# Radial Free Fall Proper Time

Foster and Nightingale give an equation for the proper time of a radially falling clock between any two distances. (Short Course in General Relativity, 1979, p. 128.) As they state, the equation is the "same as its Newtonian counterpart." So there are no factors representing any slowing of the clocks. This is confusing to me because it seemingly implies that such a clock suffers no time dilation. But that doesn't seem right.

Consider an experiment such as that of Vessot-Levine, but suppose the clock is simply dropped from rest at "apogee" over a large non-rotating planet with no atmosphere. Suppose the time on the clock is set to zero at the moment of release. At rigidly built observing stations alongside the path and at the surface the elapsed time on the falling clock is recorded. The clock's frequency is affected by its speed and its location in the gravitational field. (The frequency of the Vessot-Levine clock was monitored from a distance using a clever first-order Doppler canceling system. But they did not measure elapsed proper time.) My question is, how would these idealized proper time observations differ from the predictions of Newton's theory, in which all clocks always tick at the same rate? Or is it that the combined effects of acquired falling speed and spacetime curvature (i.e, the difference between proper and coordinate distance) "conspire" to make the Newtonian equation match the General Relativistic prediction?

Foster and Nightingale give an equation for the proper time of a radially falling clock between any two distances. (Short Course in General Relativity, 1979, p. 128.) As they state, the equation is the "same as its Newtonian counterpart." So there are no factors representing any slowing of the clocks. This is confusing to me because it seemingly implies that such a clock suffers no time dilation. But that doesn't seem right.
Hi Stoonroon,

This is an interesting question. Could you post the Foster and Nightingale equation so that we can discuss it?

Consider an experiment such as that of Vessot-Levine, but suppose the clock is simply dropped from rest at "apogee" over a large non-rotating planet with no atmosphere. Suppose the time on the clock is set to zero at the moment of release. At rigidly built observing stations alongside the path and at the surface the elapsed time on the falling clock is recorded. The clock's frequency is affected by its speed and its location in the gravitational field. ....
I am not sure but I think the frequency of the falling clock is affected by its frequency but not its location in the gravitational field. This is because the clock is experiencing no proper acceleration as it falls. As I said, I'm not sure and I hope the experts on this forum can give a more definitive answer.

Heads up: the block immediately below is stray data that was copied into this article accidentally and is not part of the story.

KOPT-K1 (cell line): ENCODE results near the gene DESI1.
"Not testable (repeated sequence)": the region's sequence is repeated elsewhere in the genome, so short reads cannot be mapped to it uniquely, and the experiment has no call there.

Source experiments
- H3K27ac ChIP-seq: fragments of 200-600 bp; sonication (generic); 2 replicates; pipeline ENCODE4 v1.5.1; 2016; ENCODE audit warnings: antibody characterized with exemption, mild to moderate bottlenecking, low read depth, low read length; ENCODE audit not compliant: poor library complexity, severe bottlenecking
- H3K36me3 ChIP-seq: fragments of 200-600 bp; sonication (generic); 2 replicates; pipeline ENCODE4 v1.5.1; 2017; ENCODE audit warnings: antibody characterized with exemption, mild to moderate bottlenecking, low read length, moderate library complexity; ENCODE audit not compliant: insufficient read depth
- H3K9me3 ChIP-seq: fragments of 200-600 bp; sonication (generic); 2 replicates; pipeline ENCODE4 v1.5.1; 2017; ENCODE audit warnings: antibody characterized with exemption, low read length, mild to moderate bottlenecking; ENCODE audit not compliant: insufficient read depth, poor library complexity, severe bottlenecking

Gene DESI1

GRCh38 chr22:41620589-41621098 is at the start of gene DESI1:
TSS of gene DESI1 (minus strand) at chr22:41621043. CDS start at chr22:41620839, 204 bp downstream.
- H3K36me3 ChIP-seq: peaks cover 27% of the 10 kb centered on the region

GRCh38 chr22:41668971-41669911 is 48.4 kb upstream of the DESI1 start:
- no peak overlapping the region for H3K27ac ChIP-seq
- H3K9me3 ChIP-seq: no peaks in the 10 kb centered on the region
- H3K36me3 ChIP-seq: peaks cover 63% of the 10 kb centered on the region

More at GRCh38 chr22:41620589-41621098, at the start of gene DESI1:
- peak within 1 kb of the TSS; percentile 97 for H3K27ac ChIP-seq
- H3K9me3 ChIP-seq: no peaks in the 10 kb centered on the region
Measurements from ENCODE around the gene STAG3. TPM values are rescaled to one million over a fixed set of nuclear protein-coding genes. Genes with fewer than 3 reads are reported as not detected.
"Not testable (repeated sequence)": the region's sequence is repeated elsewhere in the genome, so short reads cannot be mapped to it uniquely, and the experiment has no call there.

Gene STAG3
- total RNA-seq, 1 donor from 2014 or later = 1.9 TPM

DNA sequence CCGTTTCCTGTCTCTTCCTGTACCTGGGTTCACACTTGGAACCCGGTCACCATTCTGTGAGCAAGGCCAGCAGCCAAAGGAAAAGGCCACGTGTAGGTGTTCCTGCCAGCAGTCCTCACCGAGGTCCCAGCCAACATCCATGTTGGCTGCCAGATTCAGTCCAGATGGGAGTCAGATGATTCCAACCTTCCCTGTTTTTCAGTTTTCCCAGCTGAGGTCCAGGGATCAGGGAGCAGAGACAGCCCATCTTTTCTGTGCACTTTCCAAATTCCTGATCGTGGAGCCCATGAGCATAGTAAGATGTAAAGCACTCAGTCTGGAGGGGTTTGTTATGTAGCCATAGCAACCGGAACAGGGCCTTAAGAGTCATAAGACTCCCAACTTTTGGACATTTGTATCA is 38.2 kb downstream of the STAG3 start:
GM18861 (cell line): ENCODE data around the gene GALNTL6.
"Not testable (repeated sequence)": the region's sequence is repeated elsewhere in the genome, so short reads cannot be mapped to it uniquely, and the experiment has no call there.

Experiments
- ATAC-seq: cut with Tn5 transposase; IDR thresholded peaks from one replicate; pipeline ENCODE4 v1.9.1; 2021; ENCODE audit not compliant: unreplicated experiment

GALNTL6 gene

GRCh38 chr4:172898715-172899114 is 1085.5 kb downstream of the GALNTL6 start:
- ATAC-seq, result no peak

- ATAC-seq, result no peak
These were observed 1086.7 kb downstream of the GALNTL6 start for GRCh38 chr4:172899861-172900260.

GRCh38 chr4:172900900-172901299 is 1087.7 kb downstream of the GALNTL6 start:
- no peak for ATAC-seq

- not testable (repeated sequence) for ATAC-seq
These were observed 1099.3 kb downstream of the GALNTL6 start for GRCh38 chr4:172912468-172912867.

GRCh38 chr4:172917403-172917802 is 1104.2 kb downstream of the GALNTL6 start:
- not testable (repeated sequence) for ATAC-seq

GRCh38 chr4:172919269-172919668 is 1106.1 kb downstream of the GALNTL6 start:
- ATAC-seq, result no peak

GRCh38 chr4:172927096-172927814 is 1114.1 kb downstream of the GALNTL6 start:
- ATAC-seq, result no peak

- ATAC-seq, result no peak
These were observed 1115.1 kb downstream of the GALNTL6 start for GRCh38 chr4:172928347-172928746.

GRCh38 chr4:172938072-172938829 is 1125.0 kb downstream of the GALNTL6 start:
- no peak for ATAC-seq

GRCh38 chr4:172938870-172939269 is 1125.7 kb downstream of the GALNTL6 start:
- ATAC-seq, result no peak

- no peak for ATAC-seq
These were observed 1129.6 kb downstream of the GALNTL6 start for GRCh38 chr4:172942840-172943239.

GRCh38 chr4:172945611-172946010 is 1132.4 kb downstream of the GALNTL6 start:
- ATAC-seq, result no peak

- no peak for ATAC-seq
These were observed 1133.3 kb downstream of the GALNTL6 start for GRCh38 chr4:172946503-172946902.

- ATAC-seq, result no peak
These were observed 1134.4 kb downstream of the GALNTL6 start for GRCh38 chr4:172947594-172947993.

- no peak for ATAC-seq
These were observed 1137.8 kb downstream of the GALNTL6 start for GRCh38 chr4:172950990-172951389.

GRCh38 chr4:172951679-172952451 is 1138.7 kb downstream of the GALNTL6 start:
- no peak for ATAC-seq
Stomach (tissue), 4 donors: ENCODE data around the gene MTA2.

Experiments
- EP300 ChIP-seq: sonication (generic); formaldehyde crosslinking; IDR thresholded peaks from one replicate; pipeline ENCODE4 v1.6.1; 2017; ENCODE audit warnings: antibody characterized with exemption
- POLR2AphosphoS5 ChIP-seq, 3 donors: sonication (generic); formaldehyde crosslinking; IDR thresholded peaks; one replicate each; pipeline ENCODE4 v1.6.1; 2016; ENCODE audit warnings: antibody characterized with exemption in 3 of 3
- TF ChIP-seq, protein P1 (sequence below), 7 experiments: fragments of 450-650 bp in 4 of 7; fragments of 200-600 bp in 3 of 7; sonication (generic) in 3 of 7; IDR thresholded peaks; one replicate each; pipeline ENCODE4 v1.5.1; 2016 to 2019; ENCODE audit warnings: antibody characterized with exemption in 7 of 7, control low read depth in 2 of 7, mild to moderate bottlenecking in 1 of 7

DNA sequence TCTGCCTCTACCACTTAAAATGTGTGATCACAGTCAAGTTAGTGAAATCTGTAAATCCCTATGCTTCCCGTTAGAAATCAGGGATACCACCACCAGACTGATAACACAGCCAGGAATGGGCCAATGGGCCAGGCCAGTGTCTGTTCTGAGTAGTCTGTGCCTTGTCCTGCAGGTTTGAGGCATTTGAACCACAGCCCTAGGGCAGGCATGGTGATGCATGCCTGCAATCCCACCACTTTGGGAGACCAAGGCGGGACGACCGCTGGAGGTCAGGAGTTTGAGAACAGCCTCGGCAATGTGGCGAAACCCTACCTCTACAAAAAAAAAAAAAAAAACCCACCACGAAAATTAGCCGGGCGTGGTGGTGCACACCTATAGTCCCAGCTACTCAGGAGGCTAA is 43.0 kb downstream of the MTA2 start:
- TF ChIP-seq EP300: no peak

There seems to scant information on the details of the Vessot-Levine experiment (Gravity Probe A) freely available on the internet. It seems ironic that the billions of dollars to fund scientific research on a big scale is ultimately paid for by the general public and yet we have to pay more to be able to read the original papers. :(

Getting off my soap box and back to the original question, there are a number of obvious factors to take into account (and I am sure a greater number of not obvious factors). First, if the observing stations are spaced at regular intervals on a sort of ladder built in space, then when the ladder is lowered into the gravitational field it will be length contracted with the lower parts being contracted to a greater extent. The clocks on the ladder will each be time dilated according to their location in the gravitational field. The falling clock will tick like a clock in flat space far from any gravitational field but it will also be knematically time dilated according to its falling velocity which will obviously be increasing as it falls. Signals sent from the falling clock to a ground station will be doppler shifted and this shift will have to be corrected to obtain the proper time of the falling clock. I think the first order doppler self correction that you mention applies to the functioning of the maser clock itself rather than doppler shift of the signals sent from it, as far as I can ascertain.

I have not done the calculations, but I think the Schwarzschild equation tells us something about the proper time of a falling clock compared to coordinate time, but I am not sure if there is an unambiguous solution in this case.

The Foster and Nightingale equation is attached as a jpg. The initial distance is given by r_0 and the final distance by r.

The General Relativity equation for the clock frequency has in its argument one term for the location ("potential") and one for the speed (squared). They are simply added to give the total effect.

Although I'd still like to see an explicit authoritative assessment, as I contemplate the problem, it seems that use of the Newtonian equation makes sense at least insofar as it assures that both the falling clock and ground-based observers should both measure the same speed. Whereas, if the clock were falling from infinity (and I think also from 2R) the coordinate speed would be diminished by the metric coefficient, 1-2GM/rc^2. (As per Hobson, Efstathiou and Lasenby, General Relativity, p. 210.)

In the Vessot-Levine experiment, the natural clock frequency was not altered; the first order Doppler cancelation was achieved by having a separate out-back link that facilitated the subtraction. (I recommend their original papers, which you may have to go to a university physics library to find.)

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